Date: August 29, 2019
U.S. Second-Quarter Growth Revised Down to 2% Pace From 2.1%
“U.S. economic growth decelerated in the second quarter by more than initially reported, with stronger consumer spending offset by weaker readings across other categories that suggest President Donald Trump’s trade actions are weighing more heavily on the pace of expansion. Inflation-adjusted gross domestic product grew at a 2% annualized rate, according to Commerce Department data Thursday that matched analyst estimates and compared with an initially reported 2.1%. Consumer spending, which makes up about two-thirds of the economy, grew 4.7%, topping all forecasts with the biggest gain since 2014. The downward revision to GDP reflected lower estimates for exports, inventories, residential investment and state and local government spending. The report signals Trump’s 3% annual growth goal may be even more out of reach as the world’s largest economy faces complications from his tariffs on Chinese goods, which may further weigh on the outlook with levies set to increase Sept. 1. Investors have sent bond yields plummeting while economists project weaker growth in the second half and have boosted odds that the record-long expansion will end in the next 12 months.”
There’s a Silver Lining to Johnson Brexit Move for Pound Pundits
“U.K. Prime Minister Boris Johnson’s move to suspend Parliament increased the risk of a no-deal Brexit and sent the pound plunging, but strategists see a silver lining for sterling. The closure of the debating chamber on Sept. 12 could focus the minds of both U.K. lawmakers and the European Union on stopping a crash exit on Oct. 31., according to Credit Agricole SA and Deutsche Bank SA. That could provide support in the near term to sterling for MUFG and ING Groep NV. “The latest developments may also increase pressure on officials to find alternative solutions to the Irish backstop issue,” said Manuel Oliveri, a strategist at Credit Agricole. “Speculative investors have been retaining excessive shorts and such conditions may still mean that better levels could be reached in coming weeks.” Sterling held its ground above $1.22 Thursday, after falling 0.5% this week. Morgan Stanley sees a strategic buying opportunity if sterling slides further to $1.15, an almost 6% drop.”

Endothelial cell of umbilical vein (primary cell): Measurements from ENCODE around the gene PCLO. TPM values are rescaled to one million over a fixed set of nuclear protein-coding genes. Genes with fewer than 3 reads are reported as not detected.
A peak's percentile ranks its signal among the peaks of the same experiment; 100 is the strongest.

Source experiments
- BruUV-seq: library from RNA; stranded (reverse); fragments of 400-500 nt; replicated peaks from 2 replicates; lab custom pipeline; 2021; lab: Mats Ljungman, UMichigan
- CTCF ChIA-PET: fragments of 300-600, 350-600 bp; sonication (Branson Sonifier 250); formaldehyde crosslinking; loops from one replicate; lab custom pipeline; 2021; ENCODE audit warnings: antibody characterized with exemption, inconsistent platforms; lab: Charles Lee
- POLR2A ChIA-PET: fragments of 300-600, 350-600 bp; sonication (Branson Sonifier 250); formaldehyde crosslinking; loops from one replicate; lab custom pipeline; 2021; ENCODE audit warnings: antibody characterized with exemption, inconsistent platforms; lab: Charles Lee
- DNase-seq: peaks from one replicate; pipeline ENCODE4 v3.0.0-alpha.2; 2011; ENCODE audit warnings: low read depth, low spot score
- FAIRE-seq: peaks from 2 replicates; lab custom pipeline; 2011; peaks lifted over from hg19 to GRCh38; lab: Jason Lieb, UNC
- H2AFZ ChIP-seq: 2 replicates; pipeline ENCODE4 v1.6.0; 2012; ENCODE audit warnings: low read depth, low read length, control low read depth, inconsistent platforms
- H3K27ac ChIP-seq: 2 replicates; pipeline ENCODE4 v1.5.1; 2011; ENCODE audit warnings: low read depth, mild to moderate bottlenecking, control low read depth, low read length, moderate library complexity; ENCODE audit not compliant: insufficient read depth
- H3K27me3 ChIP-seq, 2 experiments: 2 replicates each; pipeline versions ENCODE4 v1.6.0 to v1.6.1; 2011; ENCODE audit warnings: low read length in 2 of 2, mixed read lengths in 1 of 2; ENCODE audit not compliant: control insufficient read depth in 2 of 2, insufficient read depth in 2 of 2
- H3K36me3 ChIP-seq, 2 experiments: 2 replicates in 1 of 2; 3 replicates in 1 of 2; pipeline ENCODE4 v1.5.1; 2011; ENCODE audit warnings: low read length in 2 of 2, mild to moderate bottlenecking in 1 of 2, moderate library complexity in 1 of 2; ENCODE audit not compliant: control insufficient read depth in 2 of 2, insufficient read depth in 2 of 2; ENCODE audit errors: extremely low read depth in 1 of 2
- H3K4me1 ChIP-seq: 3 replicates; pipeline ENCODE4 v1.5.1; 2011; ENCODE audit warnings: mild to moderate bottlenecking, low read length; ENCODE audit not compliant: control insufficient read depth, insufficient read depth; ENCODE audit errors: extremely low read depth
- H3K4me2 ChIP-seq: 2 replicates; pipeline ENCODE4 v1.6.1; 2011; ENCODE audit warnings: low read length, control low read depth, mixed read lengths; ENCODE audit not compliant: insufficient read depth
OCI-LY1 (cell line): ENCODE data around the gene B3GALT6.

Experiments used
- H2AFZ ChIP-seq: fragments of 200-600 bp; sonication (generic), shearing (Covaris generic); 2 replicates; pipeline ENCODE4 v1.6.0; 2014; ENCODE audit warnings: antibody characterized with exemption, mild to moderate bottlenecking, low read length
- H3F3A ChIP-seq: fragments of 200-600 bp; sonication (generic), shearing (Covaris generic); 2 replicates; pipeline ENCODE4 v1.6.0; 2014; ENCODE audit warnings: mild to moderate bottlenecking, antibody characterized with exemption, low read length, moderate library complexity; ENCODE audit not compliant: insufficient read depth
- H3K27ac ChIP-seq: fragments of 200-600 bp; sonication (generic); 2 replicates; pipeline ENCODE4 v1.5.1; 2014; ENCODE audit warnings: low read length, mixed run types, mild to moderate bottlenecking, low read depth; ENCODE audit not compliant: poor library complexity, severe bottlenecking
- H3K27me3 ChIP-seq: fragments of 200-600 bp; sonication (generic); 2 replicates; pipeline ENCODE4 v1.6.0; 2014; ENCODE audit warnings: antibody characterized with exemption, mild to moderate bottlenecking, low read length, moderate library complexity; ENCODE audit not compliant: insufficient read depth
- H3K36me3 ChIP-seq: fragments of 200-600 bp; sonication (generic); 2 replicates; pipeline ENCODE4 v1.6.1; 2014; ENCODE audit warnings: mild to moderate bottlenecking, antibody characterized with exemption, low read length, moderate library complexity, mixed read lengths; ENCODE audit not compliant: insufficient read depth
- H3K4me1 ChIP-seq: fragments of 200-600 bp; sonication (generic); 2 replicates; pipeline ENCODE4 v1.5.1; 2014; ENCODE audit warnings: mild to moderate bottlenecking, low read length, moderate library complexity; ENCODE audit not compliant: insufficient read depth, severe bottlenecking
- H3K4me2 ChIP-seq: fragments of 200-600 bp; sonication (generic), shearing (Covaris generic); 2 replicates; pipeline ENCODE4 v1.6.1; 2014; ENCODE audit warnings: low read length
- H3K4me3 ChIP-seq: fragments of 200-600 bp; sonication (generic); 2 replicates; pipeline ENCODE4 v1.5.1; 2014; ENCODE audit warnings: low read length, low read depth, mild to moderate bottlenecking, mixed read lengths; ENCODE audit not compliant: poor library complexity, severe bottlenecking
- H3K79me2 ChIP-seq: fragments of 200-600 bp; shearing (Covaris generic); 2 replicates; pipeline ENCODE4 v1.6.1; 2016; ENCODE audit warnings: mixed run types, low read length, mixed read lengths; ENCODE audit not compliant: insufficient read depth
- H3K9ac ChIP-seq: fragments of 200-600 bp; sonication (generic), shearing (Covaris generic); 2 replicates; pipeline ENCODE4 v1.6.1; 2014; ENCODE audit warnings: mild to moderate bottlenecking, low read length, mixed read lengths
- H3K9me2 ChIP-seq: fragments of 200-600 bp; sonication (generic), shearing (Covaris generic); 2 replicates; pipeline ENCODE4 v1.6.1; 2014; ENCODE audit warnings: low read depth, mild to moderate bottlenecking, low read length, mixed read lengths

China Indicates It Won’t Retaliate Now on New U.S. Tariffs
“China indicated that it wouldn’t immediately retaliate against the latest U.S. tariff increase announced by President Donald Trump last week, emphasizing the need to discuss ways to deescalate the trade war between the world’s two largest economies. “China has ample means for retaliation, but thinks the question that should be discussed now is about removing the new tariffs to prevent escalation of the trade war,” Ministry of Commerce spokesman Gao Feng told reporters in Beijing on Thursday. “China is lodging solemn representations with the U.S. on the matter.” When asked if that meant China wouldn’t retaliate at all for the latest escalation by the U.S., Gao didn’t elaborate but repeated the same comments. China has hit back against each previous tariff increase by the U.S., so not responding in kind this time may signal a change in strategy. Stocks across Asia pared losses and European stocks turned higher with U.S. equity futures as investors interpreted the comments as an olive branch from Beijing aimed at getting talks back on track. Gao said that both sides are discussing the previously announced trip in September by Chinese negotiators to Washington. Gao’s remarks came amid signs China’s economy slowed further in August as weak domestic conditions. The downshifting is evident in a Bloomberg Economics gauge aggregating the earliest available indicators from financial markets and businesses. ”
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